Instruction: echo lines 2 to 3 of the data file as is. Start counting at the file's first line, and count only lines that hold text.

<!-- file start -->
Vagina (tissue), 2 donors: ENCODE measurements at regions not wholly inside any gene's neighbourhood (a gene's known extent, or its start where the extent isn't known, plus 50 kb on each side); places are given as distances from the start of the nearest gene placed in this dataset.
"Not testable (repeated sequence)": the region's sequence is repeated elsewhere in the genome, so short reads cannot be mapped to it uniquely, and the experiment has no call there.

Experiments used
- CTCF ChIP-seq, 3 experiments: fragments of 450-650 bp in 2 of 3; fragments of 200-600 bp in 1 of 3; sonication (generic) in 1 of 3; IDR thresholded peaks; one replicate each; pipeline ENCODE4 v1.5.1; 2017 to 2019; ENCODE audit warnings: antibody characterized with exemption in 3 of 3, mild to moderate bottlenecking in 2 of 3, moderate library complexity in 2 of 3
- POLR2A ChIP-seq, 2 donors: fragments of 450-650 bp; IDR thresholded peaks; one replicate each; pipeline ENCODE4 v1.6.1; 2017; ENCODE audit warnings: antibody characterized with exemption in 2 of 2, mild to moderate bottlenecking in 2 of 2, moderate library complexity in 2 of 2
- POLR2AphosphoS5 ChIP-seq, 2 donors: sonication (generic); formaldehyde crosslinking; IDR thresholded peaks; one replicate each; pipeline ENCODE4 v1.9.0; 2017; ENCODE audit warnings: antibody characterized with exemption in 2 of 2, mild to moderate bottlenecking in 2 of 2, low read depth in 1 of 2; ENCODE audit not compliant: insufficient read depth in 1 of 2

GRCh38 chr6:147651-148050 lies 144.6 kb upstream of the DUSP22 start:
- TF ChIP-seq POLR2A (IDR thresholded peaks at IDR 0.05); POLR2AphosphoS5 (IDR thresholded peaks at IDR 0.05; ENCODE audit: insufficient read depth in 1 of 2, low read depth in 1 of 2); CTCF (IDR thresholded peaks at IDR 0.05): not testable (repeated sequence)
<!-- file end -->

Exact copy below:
"Not testable (repeated sequence)": the region's sequence is repeated elsewhere in the genome, so short reads cannot be mapped to it uniquely, and the experiment has no call there.

Experiments used